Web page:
New York restaurant SALT Bae has been hit by four lawsuits from disgruntled employees and customers, a major blow to its empire, The Sun was able to reveal.
The flamboyant Turk is known for his signature sprinkling of salt on ridiculously expensive gold-plated steaks — at more than 20 restaurants around the world.
But Salt Bae’s luxury restaurants have been plagued by multiple lawsuits — over tip confiscation, sexual and racial discrimination, and labor law violations.
And the steakhouse Nusr-Et Midtwon, owned by the showman, whose real name is Nusret Gökçe, has faced four lawsuits – which have not been reported before.
Three of the cases have been resolved and the fourth is pending.
Restroom attendant Cattysha Flores has worked at Nusr-Et Midtown Steakhouse since May 2019 and filed her lawsuit in July 2021.
She claims the policy for staff is “not to complain about customers,” although she was once asked by a male customer to “show her feet.”
She was reportedly told to comply, as he “is known to have tipped other female employees $100 if they complied.”
Flores was also allegedly approached by a drunk customer who “grabbed” her left arm and demanded, “Kiss me, kiss me, why don’t you kiss me?”
Instead of letting the manager support him, he reportedly gave the customer a “high five” and said to Flores, “Oh, he’s just drunk.”
Flores claims she called the police twice about the incident and “the same customer.” [had] harassed other employees”.
But she allegedly said that Nusret management told them it was “no big deal”.
Gökçe was reportedly at the restaurant when this all happened, but “did not take any remedial action to remedy the situation,” “condoning” his management’s behavior.
Flores also claimed that her supervisor asked a fellow cleaner why “his people” wear “those things on their heads” — meaning a durag hat.
The restaurant’s lawyers denied the allegations in court documents.
The lawsuit was forced to settle by a judge last year and then dropped in April.
The company has managed to transfer practically all complaints against them by former employees to arbitration proceedings.
They state that they have all signed similar agreements that “any claim that the employee may have or may have had against the employer or any of its officers, directors, supervisors, managers, employees or agents” will be arbitrated.
But a lawsuit that’s still in court was filed in August last year by Palestinian-born Taher Ali, who was hired in September 2018 as executive director of the midtown New York restaurant.
He claims to have been discriminated against as he was the only non-Turkish manager and often had to work longer hours than other managers without breaks, saying, “You are not one of us.”
According to court documents, Ali was not allowed to meet Gökçe “because he does not know that a Palestinian runs the restaurant.”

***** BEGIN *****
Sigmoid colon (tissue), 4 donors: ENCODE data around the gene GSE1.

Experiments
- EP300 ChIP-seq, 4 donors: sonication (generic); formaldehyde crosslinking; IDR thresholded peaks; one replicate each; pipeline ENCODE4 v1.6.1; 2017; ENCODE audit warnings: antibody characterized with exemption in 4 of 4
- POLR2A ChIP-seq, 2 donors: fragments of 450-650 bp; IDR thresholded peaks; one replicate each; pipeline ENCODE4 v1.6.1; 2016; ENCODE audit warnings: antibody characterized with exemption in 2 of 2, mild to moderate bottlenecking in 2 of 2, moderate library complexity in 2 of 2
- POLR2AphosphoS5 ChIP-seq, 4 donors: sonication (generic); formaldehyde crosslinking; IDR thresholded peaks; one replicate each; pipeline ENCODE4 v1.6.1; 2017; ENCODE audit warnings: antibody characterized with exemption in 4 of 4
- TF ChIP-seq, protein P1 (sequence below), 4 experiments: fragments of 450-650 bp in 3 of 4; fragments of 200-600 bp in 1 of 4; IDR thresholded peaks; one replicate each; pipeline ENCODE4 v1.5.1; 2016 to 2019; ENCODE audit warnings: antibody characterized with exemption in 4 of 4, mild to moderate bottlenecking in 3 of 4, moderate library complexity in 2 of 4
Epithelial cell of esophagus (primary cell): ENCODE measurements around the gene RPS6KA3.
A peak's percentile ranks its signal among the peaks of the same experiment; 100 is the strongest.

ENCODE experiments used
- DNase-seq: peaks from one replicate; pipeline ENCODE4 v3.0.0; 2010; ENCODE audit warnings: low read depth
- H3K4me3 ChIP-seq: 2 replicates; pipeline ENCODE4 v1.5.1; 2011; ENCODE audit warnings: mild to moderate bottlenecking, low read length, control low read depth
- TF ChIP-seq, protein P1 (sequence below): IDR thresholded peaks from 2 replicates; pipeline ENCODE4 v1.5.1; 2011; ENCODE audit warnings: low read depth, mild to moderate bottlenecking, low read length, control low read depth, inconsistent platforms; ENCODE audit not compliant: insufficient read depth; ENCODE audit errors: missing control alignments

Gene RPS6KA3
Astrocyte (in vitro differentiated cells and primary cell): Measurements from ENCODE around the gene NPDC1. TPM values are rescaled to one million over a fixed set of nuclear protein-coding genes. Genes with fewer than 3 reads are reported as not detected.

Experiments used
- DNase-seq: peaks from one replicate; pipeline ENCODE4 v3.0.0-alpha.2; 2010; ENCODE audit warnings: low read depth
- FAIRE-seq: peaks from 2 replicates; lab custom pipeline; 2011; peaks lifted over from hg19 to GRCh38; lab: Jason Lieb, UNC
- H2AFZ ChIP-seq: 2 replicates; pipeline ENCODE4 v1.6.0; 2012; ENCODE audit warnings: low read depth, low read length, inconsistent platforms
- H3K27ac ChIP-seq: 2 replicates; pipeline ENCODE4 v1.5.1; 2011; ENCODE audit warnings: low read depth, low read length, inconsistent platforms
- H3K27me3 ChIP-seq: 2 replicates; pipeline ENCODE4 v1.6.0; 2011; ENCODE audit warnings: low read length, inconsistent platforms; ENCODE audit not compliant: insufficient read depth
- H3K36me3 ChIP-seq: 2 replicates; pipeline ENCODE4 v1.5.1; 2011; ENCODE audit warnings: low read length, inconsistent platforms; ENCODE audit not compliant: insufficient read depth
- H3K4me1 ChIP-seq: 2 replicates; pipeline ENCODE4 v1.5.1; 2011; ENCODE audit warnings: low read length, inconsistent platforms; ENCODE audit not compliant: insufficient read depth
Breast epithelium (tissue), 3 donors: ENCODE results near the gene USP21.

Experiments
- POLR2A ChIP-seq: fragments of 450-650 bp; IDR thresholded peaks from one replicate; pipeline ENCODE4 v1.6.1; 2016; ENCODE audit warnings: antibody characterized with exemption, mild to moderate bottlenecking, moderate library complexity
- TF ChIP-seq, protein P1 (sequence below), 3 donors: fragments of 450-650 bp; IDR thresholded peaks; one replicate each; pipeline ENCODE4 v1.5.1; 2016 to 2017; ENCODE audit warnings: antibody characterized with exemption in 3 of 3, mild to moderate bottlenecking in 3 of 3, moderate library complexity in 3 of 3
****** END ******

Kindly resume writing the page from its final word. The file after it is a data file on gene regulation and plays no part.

He also claims that Turkish employees received a bigger share of the tip pool and non-Turks were often ignored.
When Ali brought up other complaints from employees, his manager reportedly told him that “they can learn Turkish if they want to understand what we’re saying.”
He was demoted to a food runner before being fired “because he wasn’t one of us” and “cared too much about Americans and we’re here to make money,” the lawsuit continues.
The company rejected all claims against the company.
At the same restaurant, customer Grecy Ramos also filed a lawsuit in August 2022, accusing a waiter of “pouring scalding hot water on the plaintiff’s body, resulting in significant burns.”
The lawsuit said Ramos was seeking damages for “continued serious, serious and permanent personal injury.”
In court documents, Nusret Steakhouse’s attorneys, Sjoquist & Baer, denied the allegations.
The case was dropped in July last year for unknown reasons.
In another unreported case, blind customer Windy Lucius reached a settlement after filing a lawsuit in Florida federal court alleging that the site was inaccessible to blind people and violated the Disability Act.
Court documents said Lucius had reached an agreement to settle the claims.
Meanwhile, the restaurant has ongoing legal battles with former Nusr-et Steakhouse New York employees Elizabeth Cruz and Angelo Maher, both of whom filed lawsuits in November 2021.
Bartender Cruz said she was humiliated when a manager ordered her to wear a “short skirt, heels and a revealing top” on her first day.
Latino waiter Maher claimed in another lawsuit that he was called a “Spanish bastard” by a colleague and that the steakhouse was a site of “physical intimidation and discriminatory intimidation against non-Turkish employees.”
The restaurant denied the allegations.
He also claimed he was forced to lie to customers that the meat was halal – which is allowed in Islam – “when that wasn’t true”.
Their lawsuits continue.
A Nusr-Et spokesman told The Sun: “Most of the cases are closed and we cannot comment on cases that have been settled.”
“Only one of the cases is active and we are not commenting on pending litigation.”
This comes after Salt Bae closed its Salt Bae Burger joint in New York, which has been dubbed “the worst restaurant” in the city.
The move was to the same address as the Nusr-Et steakhouse chain in New York.
The restaurant charged $99 for a gold-flecked milkshake, $100 for a gold burger, and sparked outrage for offering a free veggie “damenburger” in a pink bun to women-only.
The Sun is able to reveal that the 39-year-old has ditched his obscene prices after receiving hundreds of bad reviews and is now offering a $39 three-course lunch menu in all seven of his US stores.